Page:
The geologist, Juyal, was a previous member of the High Powered Committee created by the Supreme Court to assess the project. He had suggested that the bypass be built only after a geotechnical feasibility assessment had been completed. According to him, the project was developed despite the warnings of a few committee members.

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Residents said that the BRO built the bypass with drills and explosives.

“Heavy building activity for the road is compromising the foundations on which Joshimath sits,” said Yaspal Sundriyal, a geologist at HNB Garhwal University who has researched ground subsidence in Joshimath. It may be damaging to the town’s survival.”

In a desperate attempt to reduce the sinking, the Chamoli district government temporarily suspended work on the bypass and the NTPC dam on 5th January.

Why is the land sinking in Joshimath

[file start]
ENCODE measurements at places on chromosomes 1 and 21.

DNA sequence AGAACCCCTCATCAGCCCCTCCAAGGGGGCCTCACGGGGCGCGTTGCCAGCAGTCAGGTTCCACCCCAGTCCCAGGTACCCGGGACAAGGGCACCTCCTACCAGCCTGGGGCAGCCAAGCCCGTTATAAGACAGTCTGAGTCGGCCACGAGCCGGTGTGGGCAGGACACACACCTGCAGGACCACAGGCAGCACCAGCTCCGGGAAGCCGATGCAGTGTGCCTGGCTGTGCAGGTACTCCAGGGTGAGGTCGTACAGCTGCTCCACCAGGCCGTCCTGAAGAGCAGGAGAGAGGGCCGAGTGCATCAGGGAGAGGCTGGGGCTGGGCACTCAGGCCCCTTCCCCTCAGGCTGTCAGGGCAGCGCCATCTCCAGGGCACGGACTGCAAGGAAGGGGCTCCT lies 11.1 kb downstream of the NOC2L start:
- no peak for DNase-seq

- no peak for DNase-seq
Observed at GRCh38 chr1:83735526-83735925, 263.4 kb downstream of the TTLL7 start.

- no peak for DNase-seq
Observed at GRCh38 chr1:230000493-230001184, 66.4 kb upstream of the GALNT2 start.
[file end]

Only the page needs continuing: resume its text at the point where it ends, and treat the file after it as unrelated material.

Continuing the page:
Photo source hindustantimes
Lack of drainage and wastewater disposal

Based on the 2022 USDMA report, a lack of drainage and wastewater disposal systems is also adding to the sinking problem. Sati claims that over 85% of the structures in town, even those owned by the army, are not connected to a sewage system and instead have soak pits.

According to the 1976 Mishra committee report, these flaws might cause “cavities between soil and stones,” as well as inadequate drainage, which could lead to landslides. Such holes, according to Sundriyal of Garhwal University, induce ground sinking.

Kavita Upadhyay is an independent journalist and researcher from Uttarakhand who has spent the last decade researching and writing about natural disasters in the region.

Joshimath is a major town in Chamoli district that is substantially developed, with hotels, resorts, and a bustling market that caters mostly to visitors, pilgrims, hikers, and army and Indo-Tibetan Border Police soldiers (ITBP).
Today, Joshimath is overburdened with structures erected without regard for the land’s load-bearing capability, just as the Mishra group recommended in a 1967 study.
The first symptoms of sinking came in October 2021, when fissures formed across town and citizens were forced to patch them. The issue grew more concerning at the end of 2022 and the beginning of 2023, when substantial portions of the town underwent unexpected land-sinking and some houses developed serious fractures.